The leaving of St Louis
This journey seems more than usually well stocked with pivotal moments. We have enjoyed several so far – starting at Itasca, the first hundred miles, reaching Minneapolis, reaching 1,000 miles, passing halfway. So now we have left St Louis and begun our journey to the lower Mississippi and the south of the US. We knew we must be getting towards the south when we enquired of a passing tug whether they could pick us up on their radar, as we had fitted reflectors for the purpose. The skipper replied (imagine the very broadest southern drawl) “well I can see two dots on ma screen, so that must be y’all”.
I feel I must write a few lines in praise of a slightly maligned city, especially so recently with the conflicts in Ferguson, a suburb of St Louis. I admit at the outset that I have spent very little time in the city and even less in its downtown area. However, I am a strong believer in the power of subjective assessments of new towns and particularly the folk that live within them. I saw some gorgeous architecture which suggested some former glory. Sadly, too many of these buildings had boarded windows and the sense of slightly faded grandeur was prevalent. And yes, there were headlines about violence in the city and there were panhandlers aplenty. But I sensed something splendid about St Louis. I believe it is a city which is comfortable in its own skin. Its inhabitants are funny, friendly, proud without arrogance and I sensed a strong multi-racial mix, recent headlines notwithstanding. This city’s biggest enemy is not race, it is lack of commercial energy and the attendant poverty. The population has declined over the last 20 years, but a strong soul remains. Were I to need to build a manufacturing plant or needed a willing, able, workforce, I would happily come to St Louis and help rebuild this rock of a town. Here is to St Louis, an unexpected gem of a city that needs our respect and our presence, not our disdain or pity. A great place.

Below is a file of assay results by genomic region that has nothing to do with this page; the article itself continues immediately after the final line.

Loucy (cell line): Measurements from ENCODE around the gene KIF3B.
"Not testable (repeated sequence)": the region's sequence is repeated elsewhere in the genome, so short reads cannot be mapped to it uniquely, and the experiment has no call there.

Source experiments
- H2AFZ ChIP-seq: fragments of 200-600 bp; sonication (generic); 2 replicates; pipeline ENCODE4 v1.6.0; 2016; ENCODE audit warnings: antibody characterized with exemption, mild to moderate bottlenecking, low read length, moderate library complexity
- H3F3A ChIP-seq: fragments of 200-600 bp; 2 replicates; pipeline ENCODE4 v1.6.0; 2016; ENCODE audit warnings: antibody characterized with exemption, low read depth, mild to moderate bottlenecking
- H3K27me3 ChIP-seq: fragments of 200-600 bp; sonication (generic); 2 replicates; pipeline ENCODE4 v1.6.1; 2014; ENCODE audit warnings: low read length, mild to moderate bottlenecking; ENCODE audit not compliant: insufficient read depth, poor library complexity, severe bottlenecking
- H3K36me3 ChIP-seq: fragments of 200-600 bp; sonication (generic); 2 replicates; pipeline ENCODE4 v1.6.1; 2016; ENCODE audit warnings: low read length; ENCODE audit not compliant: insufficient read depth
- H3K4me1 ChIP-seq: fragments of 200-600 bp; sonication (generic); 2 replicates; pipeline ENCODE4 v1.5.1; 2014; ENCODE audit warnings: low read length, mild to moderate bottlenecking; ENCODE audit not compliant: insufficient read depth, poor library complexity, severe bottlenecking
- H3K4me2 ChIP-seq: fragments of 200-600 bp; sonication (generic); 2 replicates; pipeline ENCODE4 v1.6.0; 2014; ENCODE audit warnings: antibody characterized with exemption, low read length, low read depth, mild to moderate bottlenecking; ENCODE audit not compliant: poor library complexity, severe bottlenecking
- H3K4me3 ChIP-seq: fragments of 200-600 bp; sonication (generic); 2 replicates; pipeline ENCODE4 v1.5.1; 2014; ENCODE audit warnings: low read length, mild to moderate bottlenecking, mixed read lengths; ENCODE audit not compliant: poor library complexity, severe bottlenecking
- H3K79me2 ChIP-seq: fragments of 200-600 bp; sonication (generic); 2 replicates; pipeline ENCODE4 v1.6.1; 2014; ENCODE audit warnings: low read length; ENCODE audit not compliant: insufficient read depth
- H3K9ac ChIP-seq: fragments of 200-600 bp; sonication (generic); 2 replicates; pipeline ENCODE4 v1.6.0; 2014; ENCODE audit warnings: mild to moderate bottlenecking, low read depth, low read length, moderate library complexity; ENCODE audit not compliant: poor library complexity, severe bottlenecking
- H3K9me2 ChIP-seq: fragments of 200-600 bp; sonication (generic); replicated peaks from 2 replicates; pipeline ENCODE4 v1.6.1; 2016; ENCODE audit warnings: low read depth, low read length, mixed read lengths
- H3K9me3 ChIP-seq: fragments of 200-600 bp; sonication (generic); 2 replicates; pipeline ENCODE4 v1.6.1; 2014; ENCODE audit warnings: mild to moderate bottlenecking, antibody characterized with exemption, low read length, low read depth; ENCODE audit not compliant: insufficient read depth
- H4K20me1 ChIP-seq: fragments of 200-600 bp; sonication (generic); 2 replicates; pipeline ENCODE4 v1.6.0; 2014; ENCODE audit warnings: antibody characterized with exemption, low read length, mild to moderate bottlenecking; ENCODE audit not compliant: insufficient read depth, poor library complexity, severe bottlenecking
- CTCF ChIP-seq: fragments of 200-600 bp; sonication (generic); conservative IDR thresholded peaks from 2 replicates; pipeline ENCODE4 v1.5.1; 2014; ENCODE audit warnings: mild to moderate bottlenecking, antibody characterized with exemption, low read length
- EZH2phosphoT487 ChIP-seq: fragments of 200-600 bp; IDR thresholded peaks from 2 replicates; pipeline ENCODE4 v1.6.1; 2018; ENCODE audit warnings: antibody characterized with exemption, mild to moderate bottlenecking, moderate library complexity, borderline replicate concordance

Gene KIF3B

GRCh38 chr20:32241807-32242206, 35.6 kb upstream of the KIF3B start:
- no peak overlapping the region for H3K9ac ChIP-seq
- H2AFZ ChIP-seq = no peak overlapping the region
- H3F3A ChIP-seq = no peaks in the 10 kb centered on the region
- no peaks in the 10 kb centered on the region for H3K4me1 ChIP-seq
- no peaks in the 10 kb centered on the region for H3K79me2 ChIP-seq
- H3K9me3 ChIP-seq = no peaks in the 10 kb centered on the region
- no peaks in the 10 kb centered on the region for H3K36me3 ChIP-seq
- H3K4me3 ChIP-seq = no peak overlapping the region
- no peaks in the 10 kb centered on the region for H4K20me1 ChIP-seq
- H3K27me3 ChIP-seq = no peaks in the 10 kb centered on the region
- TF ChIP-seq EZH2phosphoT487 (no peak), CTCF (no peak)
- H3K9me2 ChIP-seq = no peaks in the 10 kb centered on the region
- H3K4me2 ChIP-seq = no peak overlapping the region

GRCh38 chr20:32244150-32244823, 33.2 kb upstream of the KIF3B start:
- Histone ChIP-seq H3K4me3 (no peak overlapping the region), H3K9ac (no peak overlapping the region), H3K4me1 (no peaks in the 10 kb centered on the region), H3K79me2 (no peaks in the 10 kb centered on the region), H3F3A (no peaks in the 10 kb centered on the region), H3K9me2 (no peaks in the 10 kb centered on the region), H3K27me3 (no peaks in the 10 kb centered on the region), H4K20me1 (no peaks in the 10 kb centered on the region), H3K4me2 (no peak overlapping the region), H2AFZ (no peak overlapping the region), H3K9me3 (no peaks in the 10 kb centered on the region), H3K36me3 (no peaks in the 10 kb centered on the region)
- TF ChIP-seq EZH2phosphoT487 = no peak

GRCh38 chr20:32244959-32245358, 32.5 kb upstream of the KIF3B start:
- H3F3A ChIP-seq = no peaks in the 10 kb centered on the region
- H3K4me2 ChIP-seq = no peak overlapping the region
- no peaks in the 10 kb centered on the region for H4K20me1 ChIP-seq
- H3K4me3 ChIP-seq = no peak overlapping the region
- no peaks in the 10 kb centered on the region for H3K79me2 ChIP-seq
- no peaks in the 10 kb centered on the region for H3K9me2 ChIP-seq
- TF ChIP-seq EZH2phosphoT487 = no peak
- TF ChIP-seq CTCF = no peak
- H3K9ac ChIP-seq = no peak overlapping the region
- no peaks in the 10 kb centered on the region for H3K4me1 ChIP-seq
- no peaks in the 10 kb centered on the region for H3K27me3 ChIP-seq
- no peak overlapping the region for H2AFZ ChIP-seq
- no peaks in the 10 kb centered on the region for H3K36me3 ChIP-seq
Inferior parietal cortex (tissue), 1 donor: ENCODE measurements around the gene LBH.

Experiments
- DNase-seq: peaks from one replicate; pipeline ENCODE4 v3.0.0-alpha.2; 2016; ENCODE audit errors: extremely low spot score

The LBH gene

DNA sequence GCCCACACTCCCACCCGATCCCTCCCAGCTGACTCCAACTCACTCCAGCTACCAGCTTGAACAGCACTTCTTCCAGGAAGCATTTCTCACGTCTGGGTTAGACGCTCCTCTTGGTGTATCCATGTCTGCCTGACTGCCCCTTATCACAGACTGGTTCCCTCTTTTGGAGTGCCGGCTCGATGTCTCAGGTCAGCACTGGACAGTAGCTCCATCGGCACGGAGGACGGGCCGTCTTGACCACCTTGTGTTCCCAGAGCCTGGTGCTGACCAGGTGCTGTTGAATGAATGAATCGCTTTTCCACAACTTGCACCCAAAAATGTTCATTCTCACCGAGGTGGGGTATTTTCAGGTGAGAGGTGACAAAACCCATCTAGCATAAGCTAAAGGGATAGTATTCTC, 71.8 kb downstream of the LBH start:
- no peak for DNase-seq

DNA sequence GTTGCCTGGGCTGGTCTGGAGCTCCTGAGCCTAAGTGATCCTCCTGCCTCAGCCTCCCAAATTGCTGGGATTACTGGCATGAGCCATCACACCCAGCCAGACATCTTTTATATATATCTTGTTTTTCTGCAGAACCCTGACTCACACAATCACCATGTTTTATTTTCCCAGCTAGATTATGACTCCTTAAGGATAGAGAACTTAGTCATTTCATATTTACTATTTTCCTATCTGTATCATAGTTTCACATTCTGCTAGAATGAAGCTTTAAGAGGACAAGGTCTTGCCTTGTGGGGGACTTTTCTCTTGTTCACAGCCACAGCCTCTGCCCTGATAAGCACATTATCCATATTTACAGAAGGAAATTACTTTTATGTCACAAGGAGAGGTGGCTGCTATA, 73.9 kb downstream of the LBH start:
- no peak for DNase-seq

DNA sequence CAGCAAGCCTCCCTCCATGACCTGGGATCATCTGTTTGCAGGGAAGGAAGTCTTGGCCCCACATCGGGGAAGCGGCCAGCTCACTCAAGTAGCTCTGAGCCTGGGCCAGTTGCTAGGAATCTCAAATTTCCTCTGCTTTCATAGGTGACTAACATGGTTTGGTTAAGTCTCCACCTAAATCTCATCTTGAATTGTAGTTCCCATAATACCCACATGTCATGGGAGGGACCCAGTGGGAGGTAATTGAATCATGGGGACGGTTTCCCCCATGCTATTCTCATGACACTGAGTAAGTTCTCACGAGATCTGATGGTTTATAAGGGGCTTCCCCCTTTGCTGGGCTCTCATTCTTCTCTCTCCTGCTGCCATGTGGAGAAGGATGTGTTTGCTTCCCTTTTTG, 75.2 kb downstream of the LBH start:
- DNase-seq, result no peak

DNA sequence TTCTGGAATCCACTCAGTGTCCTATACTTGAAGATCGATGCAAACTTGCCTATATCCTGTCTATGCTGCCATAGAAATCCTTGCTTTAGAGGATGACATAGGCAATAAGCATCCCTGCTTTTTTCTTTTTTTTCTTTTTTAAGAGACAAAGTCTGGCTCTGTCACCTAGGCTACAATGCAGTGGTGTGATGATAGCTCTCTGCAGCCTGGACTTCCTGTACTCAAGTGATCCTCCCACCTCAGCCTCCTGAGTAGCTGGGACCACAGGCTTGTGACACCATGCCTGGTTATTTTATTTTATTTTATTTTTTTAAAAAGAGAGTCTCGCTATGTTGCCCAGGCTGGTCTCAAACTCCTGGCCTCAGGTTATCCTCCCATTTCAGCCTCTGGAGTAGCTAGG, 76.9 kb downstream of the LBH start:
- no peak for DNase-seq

Oh, and should the mood ever take you and you felt the need for barbecue, especially ribs, then waste no time checking reviews elsewhere and head straight for Pappy’s Smokehouse. Barbecue nonpareil. We ate like kings. As a perfect exemplar of why St Louis is a city full of soul, we found an open air, wander through, entirely free Jazz festival in Old Webster, a little local suburb. Fabulous music and food, with the legendary Freddie Webster playing sax as few can or ever could.
To illustrate also how this project has it’s own magic, we were driven to our hotel by an immigrant driver. I sat next to him and chatted as we drove. He was highly articulate and clearly well educated. After a while, he asked why we were here and I told him. It transpired that he was from Ghana and here to complete his education and that of his two children. When I told him that Ghana, and especially Richmond, was the source and inspiration of this trip, he immediately began contacting the large Ghanaian diaspora throughout the states and, of course, gave us the ride for free and donated $20. Once again, humbled by the kindness of strangers.
I said my goodbyes to Julie this morning as she trekked back to the UK and her perennially crammed diary. She is with me every step and every stroke, not one of which I could do without her. We also waved goodbye to her dad, Harry, who also joined us for the rest days.
We set off in a fast, swirling current through tow barges, cranes and tugboats as we enter the un-dammed section of the Mississippi and its turbulent stream. Mike Pasternak re-joined us as well as Simon Irish and Dan Adams (the nicest man in the world – check it out as it should be in Wikipedia or the Guinness Book of Records) flew in from Minneapolis and steered us brilliantly. After a slightly later start, we flew down the river, albeit without the promised tailwind and reached Festus, Mo in good time. We will need this stream as we have some long days ahead, culminating in a day for just me and Paddy which is 52 miles….. A very cold Sam Adams and some Pappy’s ribs in order that day!